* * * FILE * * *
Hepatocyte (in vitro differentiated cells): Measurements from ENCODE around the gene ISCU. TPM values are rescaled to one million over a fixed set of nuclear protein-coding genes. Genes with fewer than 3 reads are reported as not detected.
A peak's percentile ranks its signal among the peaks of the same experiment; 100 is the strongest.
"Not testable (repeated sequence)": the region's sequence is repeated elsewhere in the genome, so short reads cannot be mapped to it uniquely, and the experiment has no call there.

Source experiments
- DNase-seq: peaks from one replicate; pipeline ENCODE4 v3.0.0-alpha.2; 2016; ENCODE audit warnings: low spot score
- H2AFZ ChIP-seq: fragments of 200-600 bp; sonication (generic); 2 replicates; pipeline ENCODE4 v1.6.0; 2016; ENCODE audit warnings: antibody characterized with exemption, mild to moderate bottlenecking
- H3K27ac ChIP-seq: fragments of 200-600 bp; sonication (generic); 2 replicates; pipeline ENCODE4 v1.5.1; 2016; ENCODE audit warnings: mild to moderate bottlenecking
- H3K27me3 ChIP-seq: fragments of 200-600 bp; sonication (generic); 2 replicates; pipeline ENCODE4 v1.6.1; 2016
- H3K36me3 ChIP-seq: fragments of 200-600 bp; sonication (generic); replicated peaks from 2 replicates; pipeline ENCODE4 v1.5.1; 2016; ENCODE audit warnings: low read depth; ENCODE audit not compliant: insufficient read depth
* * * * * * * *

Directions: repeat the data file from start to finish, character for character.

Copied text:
Hepatocyte (in vitro differentiated cells): Measurements from ENCODE around the gene ISCU. TPM values are rescaled to one million over a fixed set of nuclear protein-coding genes. Genes with fewer than 3 reads are reported as not detected.
A peak's percentile ranks its signal among the peaks of the same experiment; 100 is the strongest.
"Not testable (repeated sequence)": the region's sequence is repeated elsewhere in the genome, so short reads cannot be mapped to it uniquely, and the experiment has no call there.

Source experiments
- DNase-seq: peaks from one replicate; pipeline ENCODE4 v3.0.0-alpha.2; 2016; ENCODE audit warnings: low spot score
- H2AFZ ChIP-seq: fragments of 200-600 bp; sonication (generic); 2 replicates; pipeline ENCODE4 v1.6.0; 2016; ENCODE audit warnings: antibody characterized with exemption, mild to moderate bottlenecking
- H3K27ac ChIP-seq: fragments of 200-600 bp; sonication (generic); 2 replicates; pipeline ENCODE4 v1.5.1; 2016; ENCODE audit warnings: mild to moderate bottlenecking
- H3K27me3 ChIP-seq: fragments of 200-600 bp; sonication (generic); 2 replicates; pipeline ENCODE4 v1.6.1; 2016
- H3K36me3 ChIP-seq: fragments of 200-600 bp; sonication (generic); replicated peaks from 2 replicates; pipeline ENCODE4 v1.5.1; 2016; ENCODE audit warnings: low read depth; ENCODE audit not compliant: insufficient read depth